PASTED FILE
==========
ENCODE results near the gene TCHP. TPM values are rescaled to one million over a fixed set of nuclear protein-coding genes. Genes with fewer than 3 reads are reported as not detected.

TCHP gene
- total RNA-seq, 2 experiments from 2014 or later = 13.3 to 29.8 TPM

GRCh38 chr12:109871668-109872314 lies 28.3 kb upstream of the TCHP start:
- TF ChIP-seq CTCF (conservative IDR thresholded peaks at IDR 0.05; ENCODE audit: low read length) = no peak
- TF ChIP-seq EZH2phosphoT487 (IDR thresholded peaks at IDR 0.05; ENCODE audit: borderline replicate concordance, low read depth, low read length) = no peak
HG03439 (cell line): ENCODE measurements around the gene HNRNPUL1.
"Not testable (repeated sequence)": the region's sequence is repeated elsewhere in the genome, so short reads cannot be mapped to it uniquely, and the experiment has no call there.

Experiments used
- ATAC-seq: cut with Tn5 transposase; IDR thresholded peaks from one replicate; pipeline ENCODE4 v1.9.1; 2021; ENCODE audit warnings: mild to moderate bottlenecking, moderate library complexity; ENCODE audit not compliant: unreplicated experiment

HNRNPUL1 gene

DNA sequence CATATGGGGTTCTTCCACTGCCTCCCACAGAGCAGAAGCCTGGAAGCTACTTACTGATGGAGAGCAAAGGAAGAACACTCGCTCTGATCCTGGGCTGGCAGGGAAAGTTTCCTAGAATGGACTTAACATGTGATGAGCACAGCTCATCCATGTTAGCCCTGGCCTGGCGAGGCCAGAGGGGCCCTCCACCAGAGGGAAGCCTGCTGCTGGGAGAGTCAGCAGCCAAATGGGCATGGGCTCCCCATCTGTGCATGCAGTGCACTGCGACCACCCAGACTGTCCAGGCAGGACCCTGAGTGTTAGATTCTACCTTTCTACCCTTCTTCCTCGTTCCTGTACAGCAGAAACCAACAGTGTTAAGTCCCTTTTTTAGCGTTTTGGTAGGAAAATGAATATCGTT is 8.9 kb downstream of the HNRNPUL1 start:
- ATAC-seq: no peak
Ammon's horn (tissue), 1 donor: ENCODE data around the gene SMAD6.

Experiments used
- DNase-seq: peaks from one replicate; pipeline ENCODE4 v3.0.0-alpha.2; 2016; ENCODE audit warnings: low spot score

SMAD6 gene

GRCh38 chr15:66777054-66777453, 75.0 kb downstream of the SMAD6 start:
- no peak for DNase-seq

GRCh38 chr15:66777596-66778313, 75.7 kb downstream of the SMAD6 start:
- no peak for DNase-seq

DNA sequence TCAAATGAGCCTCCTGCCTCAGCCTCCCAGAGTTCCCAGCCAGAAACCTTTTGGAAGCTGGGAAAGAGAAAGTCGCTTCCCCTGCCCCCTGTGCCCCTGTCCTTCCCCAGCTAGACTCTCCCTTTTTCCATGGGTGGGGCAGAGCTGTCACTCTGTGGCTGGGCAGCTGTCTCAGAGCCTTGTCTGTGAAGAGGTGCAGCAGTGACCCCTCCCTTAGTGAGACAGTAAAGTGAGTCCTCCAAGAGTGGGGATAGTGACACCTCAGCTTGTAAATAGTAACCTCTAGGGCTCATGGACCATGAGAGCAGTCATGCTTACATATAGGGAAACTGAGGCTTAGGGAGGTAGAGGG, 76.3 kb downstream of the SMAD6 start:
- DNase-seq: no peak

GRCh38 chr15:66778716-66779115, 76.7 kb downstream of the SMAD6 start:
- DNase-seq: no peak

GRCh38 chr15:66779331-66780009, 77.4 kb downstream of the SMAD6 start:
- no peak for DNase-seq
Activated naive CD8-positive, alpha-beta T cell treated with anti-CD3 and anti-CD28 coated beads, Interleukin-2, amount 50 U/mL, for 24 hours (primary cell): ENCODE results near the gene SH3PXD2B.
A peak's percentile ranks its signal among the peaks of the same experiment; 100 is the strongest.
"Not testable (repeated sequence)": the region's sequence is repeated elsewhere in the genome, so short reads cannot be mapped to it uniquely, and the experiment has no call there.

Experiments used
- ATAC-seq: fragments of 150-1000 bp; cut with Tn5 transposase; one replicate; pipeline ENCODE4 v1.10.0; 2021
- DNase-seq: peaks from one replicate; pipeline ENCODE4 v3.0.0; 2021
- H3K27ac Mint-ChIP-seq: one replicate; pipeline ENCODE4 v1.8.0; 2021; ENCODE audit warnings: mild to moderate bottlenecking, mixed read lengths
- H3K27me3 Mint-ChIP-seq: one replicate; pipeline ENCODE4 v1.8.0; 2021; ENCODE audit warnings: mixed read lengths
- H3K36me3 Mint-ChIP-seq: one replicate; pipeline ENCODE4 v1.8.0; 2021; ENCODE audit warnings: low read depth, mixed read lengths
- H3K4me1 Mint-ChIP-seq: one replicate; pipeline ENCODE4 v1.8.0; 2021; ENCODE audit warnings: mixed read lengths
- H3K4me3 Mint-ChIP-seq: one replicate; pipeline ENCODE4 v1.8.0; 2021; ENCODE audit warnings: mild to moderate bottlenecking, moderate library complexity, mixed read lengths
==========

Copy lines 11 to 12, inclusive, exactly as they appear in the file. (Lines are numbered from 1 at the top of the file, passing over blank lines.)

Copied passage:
HNRNPUL1 gene

DNA sequence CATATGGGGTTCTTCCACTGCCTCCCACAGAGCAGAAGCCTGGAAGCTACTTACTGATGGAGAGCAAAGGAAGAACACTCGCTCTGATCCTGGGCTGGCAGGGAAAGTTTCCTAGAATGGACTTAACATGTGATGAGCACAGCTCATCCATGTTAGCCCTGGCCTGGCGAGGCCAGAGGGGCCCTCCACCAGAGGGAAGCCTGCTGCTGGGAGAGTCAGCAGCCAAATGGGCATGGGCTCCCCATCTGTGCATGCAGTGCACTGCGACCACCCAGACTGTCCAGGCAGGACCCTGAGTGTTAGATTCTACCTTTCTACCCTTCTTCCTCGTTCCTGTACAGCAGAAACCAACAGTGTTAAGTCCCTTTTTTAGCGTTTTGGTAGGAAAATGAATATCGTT is 8.9 kb downstream of the HNRNPUL1 start: